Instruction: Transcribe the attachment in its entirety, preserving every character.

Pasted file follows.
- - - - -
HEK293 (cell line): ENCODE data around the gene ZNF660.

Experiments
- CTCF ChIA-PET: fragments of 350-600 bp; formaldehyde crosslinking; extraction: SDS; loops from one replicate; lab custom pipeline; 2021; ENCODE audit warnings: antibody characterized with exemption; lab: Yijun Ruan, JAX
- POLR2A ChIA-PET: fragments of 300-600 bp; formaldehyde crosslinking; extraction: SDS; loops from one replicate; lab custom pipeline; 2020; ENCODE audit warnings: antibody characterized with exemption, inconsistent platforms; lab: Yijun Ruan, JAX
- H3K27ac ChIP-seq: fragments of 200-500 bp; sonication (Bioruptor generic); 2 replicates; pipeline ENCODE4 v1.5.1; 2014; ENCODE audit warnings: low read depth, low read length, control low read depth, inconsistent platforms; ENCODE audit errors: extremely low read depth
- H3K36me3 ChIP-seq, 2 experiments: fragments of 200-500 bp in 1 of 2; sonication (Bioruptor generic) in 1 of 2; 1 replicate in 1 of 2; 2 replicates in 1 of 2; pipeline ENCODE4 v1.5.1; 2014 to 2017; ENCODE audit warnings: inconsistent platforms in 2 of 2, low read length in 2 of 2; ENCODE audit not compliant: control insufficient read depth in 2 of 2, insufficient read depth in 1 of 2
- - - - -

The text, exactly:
HEK293 (cell line): ENCODE data around the gene ZNF660.

Experiments
- CTCF ChIA-PET: fragments of 350-600 bp; formaldehyde crosslinking; extraction: SDS; loops from one replicate; lab custom pipeline; 2021; ENCODE audit warnings: antibody characterized with exemption; lab: Yijun Ruan, JAX
- POLR2A ChIA-PET: fragments of 300-600 bp; formaldehyde crosslinking; extraction: SDS; loops from one replicate; lab custom pipeline; 2020; ENCODE audit warnings: antibody characterized with exemption, inconsistent platforms; lab: Yijun Ruan, JAX
- H3K27ac ChIP-seq: fragments of 200-500 bp; sonication (Bioruptor generic); 2 replicates; pipeline ENCODE4 v1.5.1; 2014; ENCODE audit warnings: low read depth, low read length, control low read depth, inconsistent platforms; ENCODE audit errors: extremely low read depth
- H3K36me3 ChIP-seq, 2 experiments: fragments of 200-500 bp in 1 of 2; sonication (Bioruptor generic) in 1 of 2; 1 replicate in 1 of 2; 2 replicates in 1 of 2; pipeline ENCODE4 v1.5.1; 2014 to 2017; ENCODE audit warnings: inconsistent platforms in 2 of 2, low read length in 2 of 2; ENCODE audit not compliant: control insufficient read depth in 2 of 2, insufficient read depth in 1 of 2